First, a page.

After the chaos of resettling here and dealing with some heavy stress, in 2015 I started looking for work. Six job applications later, and the one place that wanted to employ me, was TEAR Australia. Given I’d been a TEAR fieldworker for most of the last decade, this hardly felt like I’d broken new ground. Still, for the next two years, from end 2015 through till March of 2018 I worked supporting partners in conflict countries – Afghanistan, Sudan, Somalia and Uganda, plus a bit of emergency work thrown in. Over this time, I met my deadlines, I worked in English and Dari and German and Arabic, I worked with a huge range of people, from Taliban clerics to Ugandan clergymen, Ambassadors and village leaders, I kept up my own learning, I spoke at conferences and learning events, I trained and supported and encouraged people and kept trying to make the workplace a good place to be for my colleagues and friends. I haven’t got it all right, and some bits I have got badly wrong.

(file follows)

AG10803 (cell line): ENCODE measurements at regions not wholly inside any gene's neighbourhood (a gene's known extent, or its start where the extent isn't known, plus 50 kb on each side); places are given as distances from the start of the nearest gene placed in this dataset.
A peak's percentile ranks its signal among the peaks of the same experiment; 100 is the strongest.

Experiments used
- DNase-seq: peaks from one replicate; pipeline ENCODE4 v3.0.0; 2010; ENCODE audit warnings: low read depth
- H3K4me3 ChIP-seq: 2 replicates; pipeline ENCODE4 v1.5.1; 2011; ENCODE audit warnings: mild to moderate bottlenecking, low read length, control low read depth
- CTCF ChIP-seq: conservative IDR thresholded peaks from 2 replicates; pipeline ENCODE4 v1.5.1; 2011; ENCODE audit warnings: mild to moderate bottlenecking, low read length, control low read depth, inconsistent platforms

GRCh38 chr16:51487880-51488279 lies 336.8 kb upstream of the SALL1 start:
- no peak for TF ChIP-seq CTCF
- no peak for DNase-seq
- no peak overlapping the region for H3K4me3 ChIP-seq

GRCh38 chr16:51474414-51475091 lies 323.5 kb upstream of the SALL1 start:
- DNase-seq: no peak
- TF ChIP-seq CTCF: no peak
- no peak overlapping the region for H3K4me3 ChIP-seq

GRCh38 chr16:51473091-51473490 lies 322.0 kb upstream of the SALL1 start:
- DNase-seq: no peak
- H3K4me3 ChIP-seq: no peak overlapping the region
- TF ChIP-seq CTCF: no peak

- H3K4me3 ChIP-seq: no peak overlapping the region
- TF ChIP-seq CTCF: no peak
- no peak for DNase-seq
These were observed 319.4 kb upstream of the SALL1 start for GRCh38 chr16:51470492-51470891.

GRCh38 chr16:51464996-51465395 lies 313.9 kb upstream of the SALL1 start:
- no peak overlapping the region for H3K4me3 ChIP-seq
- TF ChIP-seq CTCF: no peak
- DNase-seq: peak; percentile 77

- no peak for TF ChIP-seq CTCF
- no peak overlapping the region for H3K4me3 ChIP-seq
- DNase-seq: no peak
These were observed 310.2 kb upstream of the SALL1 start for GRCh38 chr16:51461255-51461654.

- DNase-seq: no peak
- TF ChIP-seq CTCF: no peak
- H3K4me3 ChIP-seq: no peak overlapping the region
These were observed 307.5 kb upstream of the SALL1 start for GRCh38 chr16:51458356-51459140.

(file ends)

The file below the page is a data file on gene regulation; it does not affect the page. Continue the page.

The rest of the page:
I finished at TEAR in March of this year. Since then I have applied for 23 jobs, across the full spectrum – supporting refugees, managing programs in Aboriginal communities, leading work in Cambodia, aid work with the Baptists, supporting Uni students get social justice experience, freeing people from slavery, packing medical supplies, consulting on international development, leading community cancer prevention initiatives, corporate social responsibility, work with marginalised and vulnerable communities. CEO, regional manager, team leader, researcher, lead researcher, senior consultant, advisor.